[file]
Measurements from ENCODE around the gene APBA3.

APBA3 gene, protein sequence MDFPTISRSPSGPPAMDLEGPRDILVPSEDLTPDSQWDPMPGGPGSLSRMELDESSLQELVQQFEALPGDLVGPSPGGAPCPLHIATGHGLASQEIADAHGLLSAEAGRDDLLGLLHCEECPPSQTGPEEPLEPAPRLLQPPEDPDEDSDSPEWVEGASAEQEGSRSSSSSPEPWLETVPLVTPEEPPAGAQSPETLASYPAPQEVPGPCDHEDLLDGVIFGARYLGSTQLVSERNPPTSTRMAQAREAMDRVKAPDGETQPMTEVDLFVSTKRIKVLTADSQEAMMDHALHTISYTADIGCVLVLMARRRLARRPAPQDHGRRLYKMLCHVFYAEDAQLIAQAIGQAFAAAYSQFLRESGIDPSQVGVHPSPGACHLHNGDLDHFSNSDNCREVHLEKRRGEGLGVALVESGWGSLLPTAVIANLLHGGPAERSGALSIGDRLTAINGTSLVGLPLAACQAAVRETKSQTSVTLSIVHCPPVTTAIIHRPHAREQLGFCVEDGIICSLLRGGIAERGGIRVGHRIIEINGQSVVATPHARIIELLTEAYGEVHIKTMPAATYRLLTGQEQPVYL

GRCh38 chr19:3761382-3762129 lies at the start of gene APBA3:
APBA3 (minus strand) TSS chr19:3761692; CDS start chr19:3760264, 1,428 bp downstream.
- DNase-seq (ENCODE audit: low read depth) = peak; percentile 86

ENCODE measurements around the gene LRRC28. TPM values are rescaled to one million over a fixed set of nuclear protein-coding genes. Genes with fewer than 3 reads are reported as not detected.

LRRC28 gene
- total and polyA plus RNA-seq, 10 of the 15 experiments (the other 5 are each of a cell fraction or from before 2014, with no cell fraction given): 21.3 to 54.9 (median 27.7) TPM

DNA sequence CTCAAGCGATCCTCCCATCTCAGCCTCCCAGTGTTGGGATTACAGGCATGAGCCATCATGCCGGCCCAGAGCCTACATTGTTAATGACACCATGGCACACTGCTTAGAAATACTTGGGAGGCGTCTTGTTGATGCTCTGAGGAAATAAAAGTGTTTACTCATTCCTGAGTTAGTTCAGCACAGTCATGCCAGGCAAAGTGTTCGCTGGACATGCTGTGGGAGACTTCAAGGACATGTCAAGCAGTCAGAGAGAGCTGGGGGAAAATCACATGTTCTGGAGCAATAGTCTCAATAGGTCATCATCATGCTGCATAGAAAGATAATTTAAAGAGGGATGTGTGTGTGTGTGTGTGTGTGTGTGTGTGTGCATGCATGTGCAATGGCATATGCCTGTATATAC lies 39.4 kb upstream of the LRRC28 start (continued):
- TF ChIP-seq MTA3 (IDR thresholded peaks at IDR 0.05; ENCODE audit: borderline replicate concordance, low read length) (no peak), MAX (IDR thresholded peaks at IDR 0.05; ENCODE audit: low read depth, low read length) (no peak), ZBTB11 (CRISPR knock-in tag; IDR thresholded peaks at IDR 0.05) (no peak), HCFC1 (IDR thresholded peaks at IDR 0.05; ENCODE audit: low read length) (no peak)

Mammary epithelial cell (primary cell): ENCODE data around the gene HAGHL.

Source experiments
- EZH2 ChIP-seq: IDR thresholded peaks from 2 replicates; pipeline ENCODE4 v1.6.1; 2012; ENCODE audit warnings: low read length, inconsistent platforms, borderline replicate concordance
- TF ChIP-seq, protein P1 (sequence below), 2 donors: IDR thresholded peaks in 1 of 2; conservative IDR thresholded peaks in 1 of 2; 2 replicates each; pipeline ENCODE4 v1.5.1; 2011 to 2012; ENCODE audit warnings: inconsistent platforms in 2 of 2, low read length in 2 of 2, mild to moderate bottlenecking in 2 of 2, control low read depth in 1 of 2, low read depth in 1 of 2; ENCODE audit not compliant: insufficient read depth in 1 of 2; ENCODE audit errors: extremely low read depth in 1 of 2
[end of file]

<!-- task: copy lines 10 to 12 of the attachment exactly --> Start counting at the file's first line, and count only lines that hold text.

- TF ChIP-seq MTA3 (IDR thresholded peaks at IDR 0.05; ENCODE audit: borderline replicate concordance, low read length) (no peak), MAX (IDR thresholded peaks at IDR 0.05; ENCODE audit: low read depth, low read length) (no peak), ZBTB11 (CRISPR knock-in tag; IDR thresholded peaks at IDR 0.05) (no peak), HCFC1 (IDR thresholded peaks at IDR 0.05; ENCODE audit: low read length) (no peak)

Mammary epithelial cell (primary cell): ENCODE data around the gene HAGHL.

Source experiments